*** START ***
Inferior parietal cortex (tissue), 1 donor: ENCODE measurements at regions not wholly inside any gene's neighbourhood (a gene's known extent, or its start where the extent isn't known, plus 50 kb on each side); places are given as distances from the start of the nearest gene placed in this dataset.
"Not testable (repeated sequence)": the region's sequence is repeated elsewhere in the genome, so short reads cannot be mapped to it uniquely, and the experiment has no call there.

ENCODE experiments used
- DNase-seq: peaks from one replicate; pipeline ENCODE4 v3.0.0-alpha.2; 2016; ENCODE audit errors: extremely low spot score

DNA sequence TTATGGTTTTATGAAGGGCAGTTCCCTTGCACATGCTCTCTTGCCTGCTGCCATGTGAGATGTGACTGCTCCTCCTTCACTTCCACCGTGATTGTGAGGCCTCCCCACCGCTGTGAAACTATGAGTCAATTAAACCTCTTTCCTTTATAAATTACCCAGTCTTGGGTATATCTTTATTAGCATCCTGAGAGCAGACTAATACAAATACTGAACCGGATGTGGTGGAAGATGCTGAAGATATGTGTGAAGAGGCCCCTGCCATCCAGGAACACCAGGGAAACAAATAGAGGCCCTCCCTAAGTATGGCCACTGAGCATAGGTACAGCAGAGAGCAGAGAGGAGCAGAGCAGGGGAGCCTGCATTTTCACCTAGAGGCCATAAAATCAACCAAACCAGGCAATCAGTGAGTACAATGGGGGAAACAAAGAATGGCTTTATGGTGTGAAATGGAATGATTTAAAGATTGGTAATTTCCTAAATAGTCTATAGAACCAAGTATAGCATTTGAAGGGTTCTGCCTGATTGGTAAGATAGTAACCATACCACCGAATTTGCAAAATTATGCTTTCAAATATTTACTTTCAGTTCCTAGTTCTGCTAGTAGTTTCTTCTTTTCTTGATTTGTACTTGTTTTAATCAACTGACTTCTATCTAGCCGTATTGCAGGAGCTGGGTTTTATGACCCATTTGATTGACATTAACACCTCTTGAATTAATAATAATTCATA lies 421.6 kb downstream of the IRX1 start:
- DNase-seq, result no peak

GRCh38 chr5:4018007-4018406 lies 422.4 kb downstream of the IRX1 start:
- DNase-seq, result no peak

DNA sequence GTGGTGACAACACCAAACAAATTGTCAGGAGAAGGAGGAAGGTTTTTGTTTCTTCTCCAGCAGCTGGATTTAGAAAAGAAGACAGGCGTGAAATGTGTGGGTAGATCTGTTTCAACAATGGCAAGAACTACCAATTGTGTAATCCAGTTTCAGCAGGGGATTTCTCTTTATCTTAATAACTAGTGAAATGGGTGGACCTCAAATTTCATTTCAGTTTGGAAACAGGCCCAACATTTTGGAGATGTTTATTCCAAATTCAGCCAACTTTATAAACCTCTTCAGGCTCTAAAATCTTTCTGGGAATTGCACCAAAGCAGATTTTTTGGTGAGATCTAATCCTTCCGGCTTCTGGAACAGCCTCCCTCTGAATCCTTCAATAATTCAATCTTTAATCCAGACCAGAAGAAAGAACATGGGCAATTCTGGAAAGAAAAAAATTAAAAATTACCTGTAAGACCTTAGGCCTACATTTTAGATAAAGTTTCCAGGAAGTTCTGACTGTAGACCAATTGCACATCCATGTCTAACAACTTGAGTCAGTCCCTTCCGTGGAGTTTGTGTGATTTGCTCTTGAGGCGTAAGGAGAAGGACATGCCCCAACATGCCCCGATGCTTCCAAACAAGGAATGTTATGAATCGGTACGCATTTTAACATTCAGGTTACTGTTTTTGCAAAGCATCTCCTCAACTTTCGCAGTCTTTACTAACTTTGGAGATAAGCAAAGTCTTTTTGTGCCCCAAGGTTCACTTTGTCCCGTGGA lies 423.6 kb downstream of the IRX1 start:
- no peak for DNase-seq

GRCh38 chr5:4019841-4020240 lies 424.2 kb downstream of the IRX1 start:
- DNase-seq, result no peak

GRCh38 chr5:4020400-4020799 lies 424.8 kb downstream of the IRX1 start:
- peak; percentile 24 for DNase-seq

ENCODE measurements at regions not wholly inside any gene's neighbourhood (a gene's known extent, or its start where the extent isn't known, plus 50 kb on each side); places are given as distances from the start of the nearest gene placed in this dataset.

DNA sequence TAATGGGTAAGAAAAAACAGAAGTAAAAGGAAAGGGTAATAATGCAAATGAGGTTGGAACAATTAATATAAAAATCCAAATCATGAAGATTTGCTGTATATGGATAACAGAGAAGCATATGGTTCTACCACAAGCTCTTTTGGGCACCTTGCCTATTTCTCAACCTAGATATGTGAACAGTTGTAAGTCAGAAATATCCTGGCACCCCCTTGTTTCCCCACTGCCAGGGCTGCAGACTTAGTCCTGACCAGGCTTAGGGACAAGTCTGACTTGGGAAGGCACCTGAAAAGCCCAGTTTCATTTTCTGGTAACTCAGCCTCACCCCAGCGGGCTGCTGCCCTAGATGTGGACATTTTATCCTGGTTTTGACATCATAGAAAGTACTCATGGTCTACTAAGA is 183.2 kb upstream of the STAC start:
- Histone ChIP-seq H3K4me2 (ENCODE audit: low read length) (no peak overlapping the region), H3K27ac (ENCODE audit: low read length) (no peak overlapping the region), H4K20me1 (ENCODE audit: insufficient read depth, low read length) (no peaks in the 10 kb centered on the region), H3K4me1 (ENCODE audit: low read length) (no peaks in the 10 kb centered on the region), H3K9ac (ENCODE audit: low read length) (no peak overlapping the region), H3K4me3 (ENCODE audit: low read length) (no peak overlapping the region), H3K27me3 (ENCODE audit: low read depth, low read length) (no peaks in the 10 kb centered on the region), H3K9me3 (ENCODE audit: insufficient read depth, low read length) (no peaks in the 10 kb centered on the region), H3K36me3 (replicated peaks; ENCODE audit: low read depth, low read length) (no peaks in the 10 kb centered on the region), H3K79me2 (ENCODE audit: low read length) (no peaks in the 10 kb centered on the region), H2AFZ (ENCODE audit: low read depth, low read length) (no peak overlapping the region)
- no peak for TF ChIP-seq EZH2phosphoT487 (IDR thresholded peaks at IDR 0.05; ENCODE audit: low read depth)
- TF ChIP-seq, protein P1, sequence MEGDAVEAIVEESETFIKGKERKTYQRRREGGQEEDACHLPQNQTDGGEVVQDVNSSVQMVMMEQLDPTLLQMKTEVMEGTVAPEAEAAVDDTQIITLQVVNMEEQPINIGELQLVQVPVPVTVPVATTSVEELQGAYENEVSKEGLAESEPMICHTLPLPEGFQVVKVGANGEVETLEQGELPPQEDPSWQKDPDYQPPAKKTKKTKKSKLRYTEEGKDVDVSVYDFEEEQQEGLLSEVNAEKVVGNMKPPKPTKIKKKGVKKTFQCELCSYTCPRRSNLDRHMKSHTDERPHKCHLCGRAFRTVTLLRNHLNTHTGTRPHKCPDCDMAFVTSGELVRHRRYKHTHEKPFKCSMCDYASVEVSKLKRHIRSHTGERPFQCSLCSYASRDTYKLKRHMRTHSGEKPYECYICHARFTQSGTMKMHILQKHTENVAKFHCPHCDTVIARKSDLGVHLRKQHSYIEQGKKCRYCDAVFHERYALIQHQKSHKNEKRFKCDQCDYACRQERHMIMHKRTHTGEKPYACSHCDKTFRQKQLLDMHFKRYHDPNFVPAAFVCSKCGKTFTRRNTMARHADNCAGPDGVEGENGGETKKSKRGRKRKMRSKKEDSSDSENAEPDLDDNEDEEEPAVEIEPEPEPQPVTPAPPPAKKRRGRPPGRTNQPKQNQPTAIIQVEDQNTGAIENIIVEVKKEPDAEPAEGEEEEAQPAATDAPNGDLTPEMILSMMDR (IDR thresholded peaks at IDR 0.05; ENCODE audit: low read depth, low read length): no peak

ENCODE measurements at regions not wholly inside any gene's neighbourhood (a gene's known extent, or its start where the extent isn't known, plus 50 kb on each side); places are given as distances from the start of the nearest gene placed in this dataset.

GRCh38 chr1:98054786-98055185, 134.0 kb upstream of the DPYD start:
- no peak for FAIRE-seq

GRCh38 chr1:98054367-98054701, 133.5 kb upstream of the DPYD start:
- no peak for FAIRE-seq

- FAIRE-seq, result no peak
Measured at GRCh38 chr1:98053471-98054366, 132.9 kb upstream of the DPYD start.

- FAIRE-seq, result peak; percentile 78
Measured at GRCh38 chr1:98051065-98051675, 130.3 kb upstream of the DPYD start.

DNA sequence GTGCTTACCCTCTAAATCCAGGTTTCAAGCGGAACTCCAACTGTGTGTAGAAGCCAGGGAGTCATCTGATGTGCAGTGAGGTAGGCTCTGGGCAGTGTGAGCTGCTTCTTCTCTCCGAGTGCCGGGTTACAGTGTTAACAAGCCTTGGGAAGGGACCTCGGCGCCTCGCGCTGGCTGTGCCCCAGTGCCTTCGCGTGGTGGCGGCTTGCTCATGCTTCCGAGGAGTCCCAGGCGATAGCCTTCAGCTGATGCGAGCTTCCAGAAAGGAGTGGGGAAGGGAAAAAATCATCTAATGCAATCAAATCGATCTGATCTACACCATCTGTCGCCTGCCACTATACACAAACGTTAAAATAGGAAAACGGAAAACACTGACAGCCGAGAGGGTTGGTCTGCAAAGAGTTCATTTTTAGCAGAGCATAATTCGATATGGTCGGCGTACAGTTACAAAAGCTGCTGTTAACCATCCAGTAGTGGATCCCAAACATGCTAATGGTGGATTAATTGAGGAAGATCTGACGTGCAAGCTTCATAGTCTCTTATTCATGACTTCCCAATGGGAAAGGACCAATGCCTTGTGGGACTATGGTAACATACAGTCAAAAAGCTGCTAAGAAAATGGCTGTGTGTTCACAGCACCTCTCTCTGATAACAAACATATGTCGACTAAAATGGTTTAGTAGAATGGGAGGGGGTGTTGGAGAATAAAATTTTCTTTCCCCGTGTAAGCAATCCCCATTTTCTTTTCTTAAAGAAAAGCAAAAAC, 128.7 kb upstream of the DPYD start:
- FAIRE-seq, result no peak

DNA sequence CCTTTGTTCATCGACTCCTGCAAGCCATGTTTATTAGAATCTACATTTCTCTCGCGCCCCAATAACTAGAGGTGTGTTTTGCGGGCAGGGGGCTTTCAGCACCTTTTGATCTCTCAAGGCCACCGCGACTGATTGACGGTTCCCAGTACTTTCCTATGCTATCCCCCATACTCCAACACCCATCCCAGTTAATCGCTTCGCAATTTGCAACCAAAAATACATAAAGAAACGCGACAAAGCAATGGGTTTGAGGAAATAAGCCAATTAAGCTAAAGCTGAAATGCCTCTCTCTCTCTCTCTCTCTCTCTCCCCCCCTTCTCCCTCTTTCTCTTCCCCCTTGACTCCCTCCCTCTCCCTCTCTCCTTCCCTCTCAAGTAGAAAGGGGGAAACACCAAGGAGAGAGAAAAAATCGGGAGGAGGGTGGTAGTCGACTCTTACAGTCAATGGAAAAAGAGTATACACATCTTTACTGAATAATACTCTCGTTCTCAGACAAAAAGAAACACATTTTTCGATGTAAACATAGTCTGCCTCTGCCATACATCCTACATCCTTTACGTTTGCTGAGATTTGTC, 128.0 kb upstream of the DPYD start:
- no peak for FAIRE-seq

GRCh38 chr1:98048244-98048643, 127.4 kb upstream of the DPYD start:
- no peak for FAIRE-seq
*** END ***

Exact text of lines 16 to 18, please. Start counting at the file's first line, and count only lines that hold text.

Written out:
DNA sequence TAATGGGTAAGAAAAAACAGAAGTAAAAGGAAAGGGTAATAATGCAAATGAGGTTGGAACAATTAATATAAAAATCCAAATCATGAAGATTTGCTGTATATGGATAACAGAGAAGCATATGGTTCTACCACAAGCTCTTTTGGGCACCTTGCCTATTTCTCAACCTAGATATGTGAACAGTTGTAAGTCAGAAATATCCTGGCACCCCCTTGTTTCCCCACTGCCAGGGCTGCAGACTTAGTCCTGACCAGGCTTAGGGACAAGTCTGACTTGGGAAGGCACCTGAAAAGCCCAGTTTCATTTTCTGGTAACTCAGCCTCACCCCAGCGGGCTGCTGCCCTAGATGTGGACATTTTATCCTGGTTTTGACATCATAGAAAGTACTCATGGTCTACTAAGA is 183.2 kb upstream of the STAC start:
- Histone ChIP-seq H3K4me2 (ENCODE audit: low read length) (no peak overlapping the region), H3K27ac (ENCODE audit: low read length) (no peak overlapping the region), H4K20me1 (ENCODE audit: insufficient read depth, low read length) (no peaks in the 10 kb centered on the region), H3K4me1 (ENCODE audit: low read length) (no peaks in the 10 kb centered on the region), H3K9ac (ENCODE audit: low read length) (no peak overlapping the region), H3K4me3 (ENCODE audit: low read length) (no peak overlapping the region), H3K27me3 (ENCODE audit: low read depth, low read length) (no peaks in the 10 kb centered on the region), H3K9me3 (ENCODE audit: insufficient read depth, low read length) (no peaks in the 10 kb centered on the region), H3K36me3 (replicated peaks; ENCODE audit: low read depth, low read length) (no peaks in the 10 kb centered on the region), H3K79me2 (ENCODE audit: low read length) (no peaks in the 10 kb centered on the region), H2AFZ (ENCODE audit: low read depth, low read length) (no peak overlapping the region)
- no peak for TF ChIP-seq EZH2phosphoT487 (IDR thresholded peaks at IDR 0.05; ENCODE audit: low read depth)